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Assessing Macau’s legislative landscape

By - 3 June 2020

Expert legislative insight into the Macau gaming industry from Pedro Cortés, Senior Partner at Rato, Ling, Lei & Cortes. 

COVID-19 pandemic outbreak had a great impact on the Macau gaming industry. It is expected that this will continue to be felt throughout 2020 and, most likely, in the 1Q of 2021. The direct effects of the crisis may lead to a new approach/philosophy on the need to diversify Macau’s economy.

It has been voiced that the losses associated to the strong decline on the number of visitors and consequently on the gaming gross revenue, may lead to the Chief Executive considering extending all casino gaming concessions (and authorising the extension of all casino gaming subconcessions), eventually to the maximum allowed by law, i.e. up to five years (until 26 June 2027). This was already voiced by me even before the crisis, e.g. during the IAGA conference held during the G2E Asia in May 2019.

Despite this potential and now more likely scenario, what we shall expect in the coming year in terms of legislation is the following:

The revision of the regulations on gaming promoters (including on suitability and financial capacity requirements) and gaming machines (including on the improvement of the licensing of gaming machines manufacturers), announced by the Macau Government in the past, might take place during 2020.

Additionally, it is also expected that legislation long due on administrative offences in the gaming sector and on gaming chips and tokens be enacted.

In fact, the Macau Gaming Law stipulates that complimentary legislation shall be enacted by the Macau Government covering, in particular, the public tender process, concession contracts, the use and frequency of casinos, the operation of the premises used for the exploitation of casino gaming concessions, the monitoring of gross gaming revenues, the casino gaming operators’ employees, the practice of casino games of chance and administrative infractions.

As yet, only legislation on the public tender process and concession contracts (Administrative Regulation No. 26/2001), the frequency of casinos (Law No. 10/2012, as amended) and administrative infractions restricted to the piece of legislation where they are included (Administrative Regulation No. 6/2002 and Law No. 10/2012, as amended) has been enacted.

Returning to the point of the potential extension, and although the Macau Chief Executive may decide to further extend the term of the concessions (and authorise for extension of the term of the sub concession in conformity), one or more times and up to five years, the Macau Government has announced several times that a public tender to award casino gaming concession will be open in 2022. If that would be the case, 2020 might be the year to launch the preparatory works to that effect. Nonetheless, and despite this time frame, one may expect some delay due to the current Covid-19 situation.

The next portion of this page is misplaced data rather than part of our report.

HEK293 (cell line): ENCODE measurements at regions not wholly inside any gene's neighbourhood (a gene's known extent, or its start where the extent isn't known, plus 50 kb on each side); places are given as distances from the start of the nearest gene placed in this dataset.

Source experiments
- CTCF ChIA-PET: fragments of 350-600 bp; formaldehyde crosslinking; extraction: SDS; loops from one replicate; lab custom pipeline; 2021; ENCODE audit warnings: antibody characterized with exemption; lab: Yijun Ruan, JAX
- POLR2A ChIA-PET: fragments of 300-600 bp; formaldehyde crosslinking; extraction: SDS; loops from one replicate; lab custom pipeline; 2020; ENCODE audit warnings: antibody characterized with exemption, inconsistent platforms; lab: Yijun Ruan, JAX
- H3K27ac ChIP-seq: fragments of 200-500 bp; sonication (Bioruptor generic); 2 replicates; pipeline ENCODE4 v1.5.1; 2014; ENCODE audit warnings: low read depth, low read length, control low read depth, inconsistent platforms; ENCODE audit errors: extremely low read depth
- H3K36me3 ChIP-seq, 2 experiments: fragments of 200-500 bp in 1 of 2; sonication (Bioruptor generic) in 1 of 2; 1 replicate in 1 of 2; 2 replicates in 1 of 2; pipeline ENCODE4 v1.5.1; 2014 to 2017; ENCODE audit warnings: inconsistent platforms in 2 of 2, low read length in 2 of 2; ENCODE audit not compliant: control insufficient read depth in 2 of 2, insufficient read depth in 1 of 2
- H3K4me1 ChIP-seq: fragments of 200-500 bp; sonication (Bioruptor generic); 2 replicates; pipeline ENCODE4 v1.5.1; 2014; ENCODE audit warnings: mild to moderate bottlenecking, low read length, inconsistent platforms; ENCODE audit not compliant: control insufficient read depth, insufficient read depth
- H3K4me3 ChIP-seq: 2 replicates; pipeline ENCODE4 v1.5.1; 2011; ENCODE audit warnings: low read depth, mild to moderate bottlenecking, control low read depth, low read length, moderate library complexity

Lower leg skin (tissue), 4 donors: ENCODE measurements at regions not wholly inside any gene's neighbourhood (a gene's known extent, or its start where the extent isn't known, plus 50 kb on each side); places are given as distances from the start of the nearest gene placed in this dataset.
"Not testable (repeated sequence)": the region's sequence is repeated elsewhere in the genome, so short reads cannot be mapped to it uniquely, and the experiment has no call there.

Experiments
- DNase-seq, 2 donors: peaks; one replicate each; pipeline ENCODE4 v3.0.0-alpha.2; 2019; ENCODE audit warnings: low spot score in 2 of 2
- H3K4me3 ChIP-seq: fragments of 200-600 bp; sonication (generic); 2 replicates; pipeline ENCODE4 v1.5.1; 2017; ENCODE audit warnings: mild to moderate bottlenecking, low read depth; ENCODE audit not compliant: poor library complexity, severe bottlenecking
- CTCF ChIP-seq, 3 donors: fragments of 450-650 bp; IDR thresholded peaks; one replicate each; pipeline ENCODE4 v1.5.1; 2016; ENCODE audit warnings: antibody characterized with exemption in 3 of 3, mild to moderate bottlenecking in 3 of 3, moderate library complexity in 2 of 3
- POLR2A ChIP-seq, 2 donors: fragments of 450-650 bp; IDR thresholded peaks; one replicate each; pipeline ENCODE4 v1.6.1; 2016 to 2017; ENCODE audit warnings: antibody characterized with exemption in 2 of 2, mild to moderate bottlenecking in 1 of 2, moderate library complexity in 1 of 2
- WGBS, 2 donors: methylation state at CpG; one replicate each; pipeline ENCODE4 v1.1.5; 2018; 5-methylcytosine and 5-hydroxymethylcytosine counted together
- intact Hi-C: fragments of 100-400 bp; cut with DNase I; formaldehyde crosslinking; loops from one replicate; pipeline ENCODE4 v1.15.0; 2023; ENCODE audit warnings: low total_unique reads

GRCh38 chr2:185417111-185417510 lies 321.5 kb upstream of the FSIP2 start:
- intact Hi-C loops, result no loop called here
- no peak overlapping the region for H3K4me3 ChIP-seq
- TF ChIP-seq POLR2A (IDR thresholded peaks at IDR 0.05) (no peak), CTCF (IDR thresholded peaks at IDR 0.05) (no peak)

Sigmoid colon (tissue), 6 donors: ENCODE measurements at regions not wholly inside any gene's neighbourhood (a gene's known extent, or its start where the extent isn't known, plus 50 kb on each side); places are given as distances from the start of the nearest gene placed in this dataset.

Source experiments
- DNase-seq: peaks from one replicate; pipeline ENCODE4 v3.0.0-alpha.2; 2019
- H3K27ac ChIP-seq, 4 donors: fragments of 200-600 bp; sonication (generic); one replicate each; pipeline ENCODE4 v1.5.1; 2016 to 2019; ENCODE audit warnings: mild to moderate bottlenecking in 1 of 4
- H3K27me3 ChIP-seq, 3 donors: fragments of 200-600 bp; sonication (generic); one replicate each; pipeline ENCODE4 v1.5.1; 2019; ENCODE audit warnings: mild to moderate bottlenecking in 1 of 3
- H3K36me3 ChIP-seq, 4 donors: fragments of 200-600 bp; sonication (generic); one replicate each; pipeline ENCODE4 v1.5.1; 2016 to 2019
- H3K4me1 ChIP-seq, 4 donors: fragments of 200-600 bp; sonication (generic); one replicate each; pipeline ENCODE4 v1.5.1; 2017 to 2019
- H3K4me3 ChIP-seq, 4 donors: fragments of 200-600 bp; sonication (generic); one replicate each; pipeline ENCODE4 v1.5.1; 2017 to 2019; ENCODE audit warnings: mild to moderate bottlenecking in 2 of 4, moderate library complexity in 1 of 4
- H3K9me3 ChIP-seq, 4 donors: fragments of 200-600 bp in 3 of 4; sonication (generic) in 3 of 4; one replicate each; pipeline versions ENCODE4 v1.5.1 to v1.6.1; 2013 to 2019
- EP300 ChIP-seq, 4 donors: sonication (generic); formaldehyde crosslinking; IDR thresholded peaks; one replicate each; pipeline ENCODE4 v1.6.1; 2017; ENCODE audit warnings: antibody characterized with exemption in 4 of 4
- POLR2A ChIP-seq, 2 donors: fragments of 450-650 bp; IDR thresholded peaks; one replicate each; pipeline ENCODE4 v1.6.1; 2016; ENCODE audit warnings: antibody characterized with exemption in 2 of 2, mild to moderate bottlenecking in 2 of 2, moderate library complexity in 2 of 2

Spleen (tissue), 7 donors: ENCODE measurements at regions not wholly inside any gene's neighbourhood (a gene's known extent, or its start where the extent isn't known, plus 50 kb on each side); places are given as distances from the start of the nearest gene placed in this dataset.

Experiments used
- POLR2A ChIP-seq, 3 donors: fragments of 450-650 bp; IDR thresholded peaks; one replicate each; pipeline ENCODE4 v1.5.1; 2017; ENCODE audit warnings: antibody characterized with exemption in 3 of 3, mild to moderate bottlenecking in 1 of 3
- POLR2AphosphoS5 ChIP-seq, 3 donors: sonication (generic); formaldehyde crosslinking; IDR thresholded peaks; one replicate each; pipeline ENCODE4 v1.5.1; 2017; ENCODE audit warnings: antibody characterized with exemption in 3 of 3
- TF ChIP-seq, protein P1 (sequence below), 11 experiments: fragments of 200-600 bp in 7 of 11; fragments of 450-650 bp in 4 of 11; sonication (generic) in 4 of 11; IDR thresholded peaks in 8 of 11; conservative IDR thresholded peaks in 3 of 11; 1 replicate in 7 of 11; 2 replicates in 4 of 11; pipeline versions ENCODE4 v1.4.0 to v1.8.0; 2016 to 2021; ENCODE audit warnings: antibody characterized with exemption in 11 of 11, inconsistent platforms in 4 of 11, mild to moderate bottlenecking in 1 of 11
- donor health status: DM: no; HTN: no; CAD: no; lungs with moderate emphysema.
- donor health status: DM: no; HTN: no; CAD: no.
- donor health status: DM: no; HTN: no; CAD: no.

In case the public tender is still going to take place, and taking also into consideration a recent public speech by the Chief Executive, it is expected that social responsibility be a topic of paramount importance in the public tender to be open in 2022.

Notwithstanding the Macau laws not foreseeing explicitly – there are contributions to public foundations in the Macau gaming law and in the concession (and sub-concession) contracts – any at the moment, casino gaming operators have been putting in place mild measures in this regard, especially because Macau legislators from time to time voice out for such a need and the Macau Government has been advising its implementation, particularly in relation to the casino employees.

The Chinese lotteries operator has a contractual obligation to deposit (in a bank account opened in its name specifically to the effect) the amount of all unclaimed premiums and donate them to charitable institutions chosen by the operator directly and accepted by the MSAR; the instant lotteries and sports betting operator has a contractual obligation to deposit MOP1m every year to a fund, denominated “Health Fund”, created with an initial capital of MOP2.5m pursuant to a contractual obligation; SJM and MGM agreed, as consideration for the extension of the contractual term of their casino gaming contracts, to be included in the mandatory social security regime and to provide the Macau Government with a bank guarantee to secure the payment of labour debts.

In relation to labour concerns, operators seem to have as top priority the maintenance of its employees.

Despite some public speeches asking for more, the fact is that keeping the employees, which represent directly 25 per cent of the active population of Macau, is already a social responsibility action which helps to maintain the social harmony of the Special Administrative Region.

Furthermore, if the times were challenging in the gaming industry before the Covid-19 pandemic, there’s now the momentum to start seeing also moves towards mergers of gaming companies worldwide, which could have direct impact in the chessboard of the local industry.

Macau will surely recover – maybe sooner than other jurisdictions – from this crisis. However, there are plenty of chips on the table which may define the framework of the local industry in the future.

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